A war veteran tries to investigate the murder of his son who was working as a Russian translator for the British intelligence service during the Cold War. He meets a web of deception and paranoia that seems to be impenetrable.
John Preston is a British Agent with the task of preventing the Russians detonating a nuclear explosion next to an American base in the UK. The Russians are hoping this will shatter the "special relationship" between the two countries.
When you think you're at the top of the corporate ladder and then discover they have managed to pull that ladder away, sometimes you have to take it upon yourself to "level" the playing ... See full summary »
In eighteenth century Scotland, during the Jacobite Rebellion, David Balfour claims his inheritance from his uncle who has him shanghaied on a ship where David meets fugitive Jacobite rebel Alan Breck.
Twenty-eight-year-old idealist Bob Jones is contemplating leaving his position as a Russian translator at Government Communications Headquarters (GCHQ) as those at the top have issued a new whistle blowing policy, encouraging employees to report any suspicious behavior, in light of the highly publicized case of Ramsay Dodgson, a Soviet spy who was working undetected in the organization for ten years before being caught. Bob does not like the idea of being at the mercy of work colleagues, most, like Dodgson, who he did and does not know. In private, he confides to his father, widowed businessman and retired Navy officer Frank Jones, that part of his want to leave the job, which also entails eavesdropping on private conversations between Soviet officials on a multitude of everyday topics, is that he believes the British, and by association Americans, are just as corrupt as the Russians in how they infiltrate institutions most of the public see as commonplace, this belief to which ...Written by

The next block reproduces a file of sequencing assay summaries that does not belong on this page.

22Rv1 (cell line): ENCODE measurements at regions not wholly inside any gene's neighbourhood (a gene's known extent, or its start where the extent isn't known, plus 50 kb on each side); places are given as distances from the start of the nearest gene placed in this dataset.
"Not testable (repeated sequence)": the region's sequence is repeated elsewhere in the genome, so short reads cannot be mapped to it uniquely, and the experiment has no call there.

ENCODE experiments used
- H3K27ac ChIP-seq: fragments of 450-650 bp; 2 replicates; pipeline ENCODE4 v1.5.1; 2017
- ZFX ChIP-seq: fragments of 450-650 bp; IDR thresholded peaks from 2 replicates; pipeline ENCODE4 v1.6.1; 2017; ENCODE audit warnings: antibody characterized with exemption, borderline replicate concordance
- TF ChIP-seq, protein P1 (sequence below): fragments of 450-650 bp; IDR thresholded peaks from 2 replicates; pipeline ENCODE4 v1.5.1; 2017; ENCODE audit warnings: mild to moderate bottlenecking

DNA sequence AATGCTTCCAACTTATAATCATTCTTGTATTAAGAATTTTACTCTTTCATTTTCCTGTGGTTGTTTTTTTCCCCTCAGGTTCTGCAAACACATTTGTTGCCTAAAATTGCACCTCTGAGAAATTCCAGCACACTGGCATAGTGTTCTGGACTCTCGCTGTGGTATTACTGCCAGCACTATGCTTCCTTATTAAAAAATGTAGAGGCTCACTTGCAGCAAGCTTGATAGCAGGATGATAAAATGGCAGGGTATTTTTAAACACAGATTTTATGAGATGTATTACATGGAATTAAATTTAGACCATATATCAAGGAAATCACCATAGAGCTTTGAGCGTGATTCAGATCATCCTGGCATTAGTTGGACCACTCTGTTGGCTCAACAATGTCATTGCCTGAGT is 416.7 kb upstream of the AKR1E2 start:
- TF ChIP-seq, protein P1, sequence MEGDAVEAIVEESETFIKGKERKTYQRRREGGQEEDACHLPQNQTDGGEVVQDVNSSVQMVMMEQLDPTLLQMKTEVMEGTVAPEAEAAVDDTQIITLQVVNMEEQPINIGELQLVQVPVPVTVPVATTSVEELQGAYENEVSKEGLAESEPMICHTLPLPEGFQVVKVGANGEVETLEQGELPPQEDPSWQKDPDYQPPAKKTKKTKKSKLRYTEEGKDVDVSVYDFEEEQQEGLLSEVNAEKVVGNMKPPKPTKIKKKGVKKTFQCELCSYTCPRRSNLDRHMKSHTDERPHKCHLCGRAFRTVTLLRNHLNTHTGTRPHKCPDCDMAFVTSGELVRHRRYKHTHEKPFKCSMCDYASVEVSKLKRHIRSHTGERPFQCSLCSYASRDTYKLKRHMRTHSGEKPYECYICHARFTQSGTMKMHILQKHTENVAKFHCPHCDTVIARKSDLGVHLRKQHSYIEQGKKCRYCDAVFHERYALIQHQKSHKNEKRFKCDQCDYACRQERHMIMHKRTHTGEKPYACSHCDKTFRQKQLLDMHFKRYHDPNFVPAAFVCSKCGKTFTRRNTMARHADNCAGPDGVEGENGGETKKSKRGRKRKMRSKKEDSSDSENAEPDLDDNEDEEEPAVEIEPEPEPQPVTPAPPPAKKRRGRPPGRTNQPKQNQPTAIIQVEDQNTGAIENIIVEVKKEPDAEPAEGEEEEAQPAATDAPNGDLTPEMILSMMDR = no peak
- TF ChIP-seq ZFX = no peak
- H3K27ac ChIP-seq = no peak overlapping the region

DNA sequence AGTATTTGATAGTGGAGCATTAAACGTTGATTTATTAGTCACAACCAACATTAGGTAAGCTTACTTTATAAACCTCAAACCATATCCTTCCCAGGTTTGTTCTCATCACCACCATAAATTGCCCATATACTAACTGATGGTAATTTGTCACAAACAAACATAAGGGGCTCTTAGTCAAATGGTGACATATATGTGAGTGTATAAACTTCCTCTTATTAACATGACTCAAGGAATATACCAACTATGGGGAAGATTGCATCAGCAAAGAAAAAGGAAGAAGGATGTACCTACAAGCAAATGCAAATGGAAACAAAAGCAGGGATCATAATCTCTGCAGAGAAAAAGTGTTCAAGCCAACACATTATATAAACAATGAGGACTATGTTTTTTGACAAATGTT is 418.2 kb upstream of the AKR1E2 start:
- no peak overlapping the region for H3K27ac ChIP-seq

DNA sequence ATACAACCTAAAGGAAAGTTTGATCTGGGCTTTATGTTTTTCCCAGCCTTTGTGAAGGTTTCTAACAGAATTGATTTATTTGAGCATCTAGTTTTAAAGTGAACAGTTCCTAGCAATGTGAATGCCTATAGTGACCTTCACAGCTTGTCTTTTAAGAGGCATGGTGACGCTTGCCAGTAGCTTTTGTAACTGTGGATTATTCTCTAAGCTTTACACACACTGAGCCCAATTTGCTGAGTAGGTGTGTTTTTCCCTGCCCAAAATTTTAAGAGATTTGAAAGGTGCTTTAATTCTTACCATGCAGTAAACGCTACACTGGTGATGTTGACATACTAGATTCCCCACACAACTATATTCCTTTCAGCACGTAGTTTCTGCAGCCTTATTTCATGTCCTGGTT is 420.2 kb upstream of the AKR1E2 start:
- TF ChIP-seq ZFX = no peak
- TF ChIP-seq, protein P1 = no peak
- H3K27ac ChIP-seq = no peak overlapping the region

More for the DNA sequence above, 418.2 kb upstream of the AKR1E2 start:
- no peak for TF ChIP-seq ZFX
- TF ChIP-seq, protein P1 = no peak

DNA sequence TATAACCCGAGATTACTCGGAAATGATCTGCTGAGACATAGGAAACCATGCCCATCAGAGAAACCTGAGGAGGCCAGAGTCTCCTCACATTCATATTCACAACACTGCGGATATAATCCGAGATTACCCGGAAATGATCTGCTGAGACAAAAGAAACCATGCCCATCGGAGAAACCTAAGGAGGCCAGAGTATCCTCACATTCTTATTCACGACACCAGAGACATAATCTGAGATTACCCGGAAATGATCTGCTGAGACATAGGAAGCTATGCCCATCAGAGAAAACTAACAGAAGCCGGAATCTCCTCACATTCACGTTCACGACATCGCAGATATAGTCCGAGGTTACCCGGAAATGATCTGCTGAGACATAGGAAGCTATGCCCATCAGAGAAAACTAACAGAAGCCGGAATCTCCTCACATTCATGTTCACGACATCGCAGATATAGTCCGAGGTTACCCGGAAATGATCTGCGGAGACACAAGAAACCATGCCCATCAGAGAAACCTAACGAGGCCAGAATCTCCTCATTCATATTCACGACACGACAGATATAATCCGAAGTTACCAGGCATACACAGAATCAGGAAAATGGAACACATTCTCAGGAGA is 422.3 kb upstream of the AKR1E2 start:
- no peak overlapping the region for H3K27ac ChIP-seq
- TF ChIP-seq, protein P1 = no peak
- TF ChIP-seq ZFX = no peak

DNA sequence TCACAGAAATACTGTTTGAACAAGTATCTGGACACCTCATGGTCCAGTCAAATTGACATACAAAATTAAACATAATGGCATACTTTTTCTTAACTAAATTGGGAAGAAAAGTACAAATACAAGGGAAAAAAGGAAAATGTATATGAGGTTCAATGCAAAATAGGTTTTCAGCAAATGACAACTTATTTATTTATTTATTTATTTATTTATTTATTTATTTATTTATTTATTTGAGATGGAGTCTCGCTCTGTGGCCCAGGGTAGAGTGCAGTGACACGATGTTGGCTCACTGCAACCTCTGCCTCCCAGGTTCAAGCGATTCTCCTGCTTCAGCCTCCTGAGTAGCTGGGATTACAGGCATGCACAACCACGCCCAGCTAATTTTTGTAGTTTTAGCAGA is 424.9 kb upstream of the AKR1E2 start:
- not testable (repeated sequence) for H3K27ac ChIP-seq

About 12 minutes in, Nigel Havers and Michael Caine walk past Cheltenham Boy's College, with Nigel Havers delivering a line that continues, without pause/taking breath, as they walk down Montpellier, which is about 1km away. See more »
The only way we'll know when and at what targets a nuclear button will be pressed is by electronic espionage. That's what makes it so appalling that Dodgson, a self-confessed and convicted Soviet agent, was able to hold a position of trust here for ten years. It must not happen again. Each of you, not only section heads, but each and every one of you, has simply got to report oddities of behaviour among your colleagues, strange events or anything else that strikes you as out of the...
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The dreary plot in this film is made overly complicated by bad directing and poor editing. Caine, Fox, Gielgud and Havers have all been in much better films. Don't do as I did and watch this on the strength of the cast - they don't deliver, and if even they had it would not have rescued the trudging script of this thrill-less thriller. 3/10
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